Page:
JCPRD votes to file insurance claim for repair of Roeland Park pool dome — but future for year-round operations unclear

The pool sits uncovered and unused this winter after the inflatable dome became inoperable.
The pool sits uncovered and unused this winter after the inflatable dome became inoperable.

The Johnson County County Park and Recreation District board on Wednesday voted to move forward with filing an insurance claim for the repair of the damaged inflatable dome that covers the Roeland Park Aquatic Center in the winter months, a move that will cost the county approximately $25,000 for the deductible.

But whether the pool will continue to operate as a year-round facility after JCPRD’s current agreement with Roeland Park expires in 2019 is still very much up in the air.

JCPRD and Roeland Park have partnered on operation of the dome since 1996.
JCPRD and Roeland Park have partnered on operation of the dome since 1996.

The parks board voted in favor of a motion made by member Paul Snider to pay the deductible and file the insurance claim that did not require any time commitment from the city of Roeland Park for the continued operation of the pool in the winter.

Other board members, including chair Nancy Wallerstein and vice chair Michael Pirner, had suggested during the discussion that the parks board should require a commitment from Roeland Park that it would continue to operate the pool year-round for at least three years if the county filed the insurance claim.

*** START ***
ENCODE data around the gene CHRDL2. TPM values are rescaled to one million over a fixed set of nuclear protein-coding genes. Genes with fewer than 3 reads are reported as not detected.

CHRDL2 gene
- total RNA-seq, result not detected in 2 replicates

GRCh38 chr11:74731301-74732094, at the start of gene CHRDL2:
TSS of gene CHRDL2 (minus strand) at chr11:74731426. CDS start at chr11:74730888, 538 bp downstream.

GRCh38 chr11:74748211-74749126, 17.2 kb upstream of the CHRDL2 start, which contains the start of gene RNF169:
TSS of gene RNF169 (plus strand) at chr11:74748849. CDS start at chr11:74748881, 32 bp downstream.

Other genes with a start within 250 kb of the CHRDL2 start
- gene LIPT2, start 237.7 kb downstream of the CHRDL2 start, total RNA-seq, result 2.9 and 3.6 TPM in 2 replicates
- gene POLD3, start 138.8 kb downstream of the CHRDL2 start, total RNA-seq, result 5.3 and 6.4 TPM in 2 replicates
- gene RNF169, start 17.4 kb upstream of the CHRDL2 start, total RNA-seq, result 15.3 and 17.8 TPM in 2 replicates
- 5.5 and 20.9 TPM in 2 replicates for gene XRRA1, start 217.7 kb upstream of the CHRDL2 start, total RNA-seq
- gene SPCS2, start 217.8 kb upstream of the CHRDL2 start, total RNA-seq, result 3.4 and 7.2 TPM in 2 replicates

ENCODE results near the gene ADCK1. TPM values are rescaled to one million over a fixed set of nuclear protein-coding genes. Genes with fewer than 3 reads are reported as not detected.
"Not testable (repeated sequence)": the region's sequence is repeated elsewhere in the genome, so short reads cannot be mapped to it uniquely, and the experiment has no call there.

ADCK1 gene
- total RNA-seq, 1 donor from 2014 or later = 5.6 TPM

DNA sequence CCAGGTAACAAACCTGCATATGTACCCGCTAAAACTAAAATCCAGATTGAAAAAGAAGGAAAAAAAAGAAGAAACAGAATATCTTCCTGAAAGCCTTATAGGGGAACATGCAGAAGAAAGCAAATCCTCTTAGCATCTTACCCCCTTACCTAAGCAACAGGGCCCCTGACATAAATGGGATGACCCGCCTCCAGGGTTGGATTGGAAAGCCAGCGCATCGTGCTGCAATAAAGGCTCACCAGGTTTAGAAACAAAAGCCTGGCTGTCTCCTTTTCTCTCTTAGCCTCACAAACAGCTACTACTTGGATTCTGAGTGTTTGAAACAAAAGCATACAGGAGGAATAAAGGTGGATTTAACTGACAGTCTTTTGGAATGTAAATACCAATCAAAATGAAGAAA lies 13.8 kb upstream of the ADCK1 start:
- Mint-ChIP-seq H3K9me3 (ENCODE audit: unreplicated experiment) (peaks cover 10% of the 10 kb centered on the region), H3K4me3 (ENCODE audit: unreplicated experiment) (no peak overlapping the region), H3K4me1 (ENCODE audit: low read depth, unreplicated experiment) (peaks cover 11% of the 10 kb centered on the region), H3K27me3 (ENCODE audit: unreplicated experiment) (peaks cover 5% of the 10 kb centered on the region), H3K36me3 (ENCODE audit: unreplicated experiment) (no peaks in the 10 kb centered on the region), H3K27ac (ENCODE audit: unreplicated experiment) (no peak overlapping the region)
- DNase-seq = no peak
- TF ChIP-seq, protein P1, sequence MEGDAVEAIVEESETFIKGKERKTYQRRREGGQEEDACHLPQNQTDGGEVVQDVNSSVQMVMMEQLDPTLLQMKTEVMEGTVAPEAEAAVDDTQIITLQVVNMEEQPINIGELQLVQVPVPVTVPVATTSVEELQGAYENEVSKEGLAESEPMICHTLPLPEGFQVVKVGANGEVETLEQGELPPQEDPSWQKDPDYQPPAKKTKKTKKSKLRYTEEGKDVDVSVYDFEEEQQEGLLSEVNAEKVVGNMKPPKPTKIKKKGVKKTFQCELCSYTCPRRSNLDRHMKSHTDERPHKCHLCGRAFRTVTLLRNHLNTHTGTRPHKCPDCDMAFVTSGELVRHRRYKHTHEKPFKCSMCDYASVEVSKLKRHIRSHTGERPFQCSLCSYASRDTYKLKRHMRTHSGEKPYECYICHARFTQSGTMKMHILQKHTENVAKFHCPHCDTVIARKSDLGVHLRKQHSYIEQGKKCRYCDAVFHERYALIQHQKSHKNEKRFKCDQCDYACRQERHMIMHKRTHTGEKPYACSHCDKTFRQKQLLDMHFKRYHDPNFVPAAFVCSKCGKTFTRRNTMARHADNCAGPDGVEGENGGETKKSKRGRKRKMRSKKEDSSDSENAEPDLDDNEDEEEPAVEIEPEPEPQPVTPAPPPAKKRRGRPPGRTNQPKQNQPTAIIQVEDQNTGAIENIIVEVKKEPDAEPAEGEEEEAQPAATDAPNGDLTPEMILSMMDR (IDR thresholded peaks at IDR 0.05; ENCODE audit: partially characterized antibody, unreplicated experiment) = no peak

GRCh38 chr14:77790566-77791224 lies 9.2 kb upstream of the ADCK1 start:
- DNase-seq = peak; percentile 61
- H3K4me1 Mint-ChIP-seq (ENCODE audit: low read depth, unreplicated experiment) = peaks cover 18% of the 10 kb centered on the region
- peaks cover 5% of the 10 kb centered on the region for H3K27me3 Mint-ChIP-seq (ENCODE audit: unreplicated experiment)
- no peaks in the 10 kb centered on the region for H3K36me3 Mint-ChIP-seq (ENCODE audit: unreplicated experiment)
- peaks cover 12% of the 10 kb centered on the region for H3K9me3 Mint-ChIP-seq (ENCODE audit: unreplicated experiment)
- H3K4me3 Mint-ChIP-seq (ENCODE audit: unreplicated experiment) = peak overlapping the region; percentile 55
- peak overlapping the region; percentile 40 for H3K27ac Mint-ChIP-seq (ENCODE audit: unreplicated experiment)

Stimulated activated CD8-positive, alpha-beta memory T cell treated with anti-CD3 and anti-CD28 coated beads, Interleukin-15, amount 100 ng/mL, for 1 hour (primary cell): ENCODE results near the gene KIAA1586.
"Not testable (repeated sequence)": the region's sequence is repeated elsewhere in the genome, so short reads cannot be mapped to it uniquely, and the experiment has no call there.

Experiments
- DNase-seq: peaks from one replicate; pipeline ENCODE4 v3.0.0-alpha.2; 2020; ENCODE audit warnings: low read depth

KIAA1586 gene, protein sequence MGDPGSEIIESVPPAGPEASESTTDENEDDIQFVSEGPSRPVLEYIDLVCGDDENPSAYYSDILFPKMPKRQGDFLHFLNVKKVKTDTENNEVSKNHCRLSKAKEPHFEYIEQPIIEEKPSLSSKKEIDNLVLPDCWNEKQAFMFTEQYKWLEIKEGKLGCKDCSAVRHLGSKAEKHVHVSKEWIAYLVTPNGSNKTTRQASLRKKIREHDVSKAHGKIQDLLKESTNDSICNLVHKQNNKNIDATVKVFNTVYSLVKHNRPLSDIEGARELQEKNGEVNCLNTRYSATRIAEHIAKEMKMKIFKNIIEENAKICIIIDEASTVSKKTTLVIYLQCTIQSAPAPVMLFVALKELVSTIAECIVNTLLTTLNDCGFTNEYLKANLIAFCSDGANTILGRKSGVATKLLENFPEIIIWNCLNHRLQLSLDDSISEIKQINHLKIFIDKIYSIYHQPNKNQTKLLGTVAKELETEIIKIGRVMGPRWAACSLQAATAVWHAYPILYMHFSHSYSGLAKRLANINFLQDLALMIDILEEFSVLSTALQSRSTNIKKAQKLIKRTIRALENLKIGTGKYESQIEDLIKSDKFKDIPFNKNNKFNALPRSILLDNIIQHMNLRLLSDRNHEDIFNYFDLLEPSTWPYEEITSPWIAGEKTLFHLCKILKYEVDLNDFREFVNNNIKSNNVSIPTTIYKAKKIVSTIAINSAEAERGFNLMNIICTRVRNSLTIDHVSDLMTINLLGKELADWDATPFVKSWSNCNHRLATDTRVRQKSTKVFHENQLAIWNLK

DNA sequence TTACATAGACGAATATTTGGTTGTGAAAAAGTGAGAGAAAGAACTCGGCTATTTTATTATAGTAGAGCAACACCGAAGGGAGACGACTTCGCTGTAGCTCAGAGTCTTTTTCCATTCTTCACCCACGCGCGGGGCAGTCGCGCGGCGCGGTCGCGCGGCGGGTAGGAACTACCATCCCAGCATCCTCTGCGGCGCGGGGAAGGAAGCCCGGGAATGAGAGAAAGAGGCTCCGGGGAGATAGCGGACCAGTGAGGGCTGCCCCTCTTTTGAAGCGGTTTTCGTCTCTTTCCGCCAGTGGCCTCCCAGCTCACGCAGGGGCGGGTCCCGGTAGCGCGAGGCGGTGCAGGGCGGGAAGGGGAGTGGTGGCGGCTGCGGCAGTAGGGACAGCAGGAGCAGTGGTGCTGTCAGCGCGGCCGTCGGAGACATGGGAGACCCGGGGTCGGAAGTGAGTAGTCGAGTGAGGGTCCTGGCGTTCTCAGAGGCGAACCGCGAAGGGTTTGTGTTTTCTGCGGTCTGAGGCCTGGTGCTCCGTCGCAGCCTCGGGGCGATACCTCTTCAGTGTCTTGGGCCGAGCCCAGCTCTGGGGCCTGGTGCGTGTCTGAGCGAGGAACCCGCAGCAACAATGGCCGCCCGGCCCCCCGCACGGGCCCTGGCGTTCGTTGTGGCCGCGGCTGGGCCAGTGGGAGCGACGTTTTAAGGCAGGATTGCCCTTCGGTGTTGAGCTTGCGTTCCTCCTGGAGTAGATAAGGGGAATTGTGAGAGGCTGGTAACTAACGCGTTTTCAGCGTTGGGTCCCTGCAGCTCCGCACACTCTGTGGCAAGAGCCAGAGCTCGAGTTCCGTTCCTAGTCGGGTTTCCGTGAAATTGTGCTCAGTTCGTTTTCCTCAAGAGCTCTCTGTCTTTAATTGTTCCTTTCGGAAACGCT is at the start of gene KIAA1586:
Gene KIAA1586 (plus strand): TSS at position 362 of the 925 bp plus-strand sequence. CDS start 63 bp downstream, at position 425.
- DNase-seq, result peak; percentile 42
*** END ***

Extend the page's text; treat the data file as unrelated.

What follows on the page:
But others argued that the county would be putting itself in the position to look like the bad guy if it put any kind of block in the way of getting the dome replaced. Member Leslee Rivarola said she had been frustrated by suggestions that the county had not been acting as a good partner in the project, and wanted to avoid adding to that perception.

“Frankly, if Roeland Park, from a leadership perspective, cannot gain the energy and the support to continue to operate the pool, that needs to be on them,” Rivarola said, “and I would really hate for JCPRD to be in the position where the messaging is that somehow we failed that community because I don’t think we have.”

Still, the sentiment from the board’s discussion indicated that there is little appetite among the group to commit to any county funding for the operation of the dome after 2019.

“I think this board has been very clear that at the conclusion of our current contract, we do not wish to continue, unless there is a way that the district is more protected,” Snider said.

Roeland Park’s new governing body will have to consider possible funding options for the dome after the 2019 agreement expires.

Several northeast Johnson County residents addressed the board ahead of their vote Wednesday to argue in favor of the replacement of the dome and JCPRD’s continued support of the partnership, which has been in place since 1996.